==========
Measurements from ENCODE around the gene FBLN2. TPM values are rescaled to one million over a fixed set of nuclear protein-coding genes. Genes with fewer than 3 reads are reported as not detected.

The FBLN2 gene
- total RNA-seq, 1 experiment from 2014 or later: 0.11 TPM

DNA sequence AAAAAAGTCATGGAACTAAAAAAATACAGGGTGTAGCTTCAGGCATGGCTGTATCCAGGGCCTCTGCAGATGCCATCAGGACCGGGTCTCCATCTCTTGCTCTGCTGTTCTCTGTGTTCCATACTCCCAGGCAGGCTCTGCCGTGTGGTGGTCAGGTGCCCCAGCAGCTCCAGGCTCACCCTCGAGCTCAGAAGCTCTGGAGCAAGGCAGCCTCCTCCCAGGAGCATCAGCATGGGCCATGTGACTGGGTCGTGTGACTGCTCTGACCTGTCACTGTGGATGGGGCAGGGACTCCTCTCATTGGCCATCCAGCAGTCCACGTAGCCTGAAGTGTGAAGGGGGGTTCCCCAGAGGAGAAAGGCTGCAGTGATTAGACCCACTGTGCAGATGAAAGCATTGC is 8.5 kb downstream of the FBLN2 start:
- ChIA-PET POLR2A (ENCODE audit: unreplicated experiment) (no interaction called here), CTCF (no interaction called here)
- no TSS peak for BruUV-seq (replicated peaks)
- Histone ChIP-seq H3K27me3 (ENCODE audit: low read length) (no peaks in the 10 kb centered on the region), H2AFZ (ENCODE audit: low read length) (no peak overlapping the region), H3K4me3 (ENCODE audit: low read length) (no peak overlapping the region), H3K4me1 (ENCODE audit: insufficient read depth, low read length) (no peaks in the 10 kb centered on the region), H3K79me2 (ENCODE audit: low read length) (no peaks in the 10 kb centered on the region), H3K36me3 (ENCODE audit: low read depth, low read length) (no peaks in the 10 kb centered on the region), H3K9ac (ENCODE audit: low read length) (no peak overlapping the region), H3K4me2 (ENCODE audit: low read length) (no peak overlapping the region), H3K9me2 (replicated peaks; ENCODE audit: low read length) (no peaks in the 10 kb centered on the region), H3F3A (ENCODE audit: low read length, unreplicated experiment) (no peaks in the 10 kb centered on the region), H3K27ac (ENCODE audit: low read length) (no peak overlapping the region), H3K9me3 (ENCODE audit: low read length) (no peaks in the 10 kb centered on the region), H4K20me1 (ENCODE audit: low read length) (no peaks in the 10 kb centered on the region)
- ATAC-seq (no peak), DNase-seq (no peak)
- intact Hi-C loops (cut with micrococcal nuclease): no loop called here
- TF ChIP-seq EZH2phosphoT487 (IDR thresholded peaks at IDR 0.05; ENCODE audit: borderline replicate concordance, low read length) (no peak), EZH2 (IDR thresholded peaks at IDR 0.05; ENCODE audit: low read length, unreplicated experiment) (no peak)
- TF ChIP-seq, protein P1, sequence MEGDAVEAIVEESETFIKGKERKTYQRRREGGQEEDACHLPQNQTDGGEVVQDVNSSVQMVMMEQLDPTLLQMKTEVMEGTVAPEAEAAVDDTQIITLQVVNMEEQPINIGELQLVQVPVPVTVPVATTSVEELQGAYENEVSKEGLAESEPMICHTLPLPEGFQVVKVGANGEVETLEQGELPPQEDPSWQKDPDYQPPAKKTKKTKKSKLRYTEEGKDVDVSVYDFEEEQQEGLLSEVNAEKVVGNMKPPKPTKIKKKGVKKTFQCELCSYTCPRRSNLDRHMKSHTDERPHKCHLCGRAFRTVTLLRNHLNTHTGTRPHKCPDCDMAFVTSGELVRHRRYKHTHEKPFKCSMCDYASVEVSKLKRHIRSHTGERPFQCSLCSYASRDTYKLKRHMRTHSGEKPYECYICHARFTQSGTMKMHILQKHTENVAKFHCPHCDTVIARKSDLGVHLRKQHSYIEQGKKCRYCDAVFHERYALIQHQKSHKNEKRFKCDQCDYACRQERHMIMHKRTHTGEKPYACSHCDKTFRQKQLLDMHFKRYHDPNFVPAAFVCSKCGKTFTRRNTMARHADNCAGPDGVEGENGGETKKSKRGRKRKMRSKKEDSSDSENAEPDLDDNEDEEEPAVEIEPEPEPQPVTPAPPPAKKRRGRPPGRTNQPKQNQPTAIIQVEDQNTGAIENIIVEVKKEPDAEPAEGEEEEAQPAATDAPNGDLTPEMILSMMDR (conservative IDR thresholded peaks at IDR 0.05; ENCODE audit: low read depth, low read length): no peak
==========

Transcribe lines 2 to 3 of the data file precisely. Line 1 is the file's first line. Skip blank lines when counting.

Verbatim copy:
The FBLN2 gene
- total RNA-seq, 1 experiment from 2014 or later: 0.11 TPM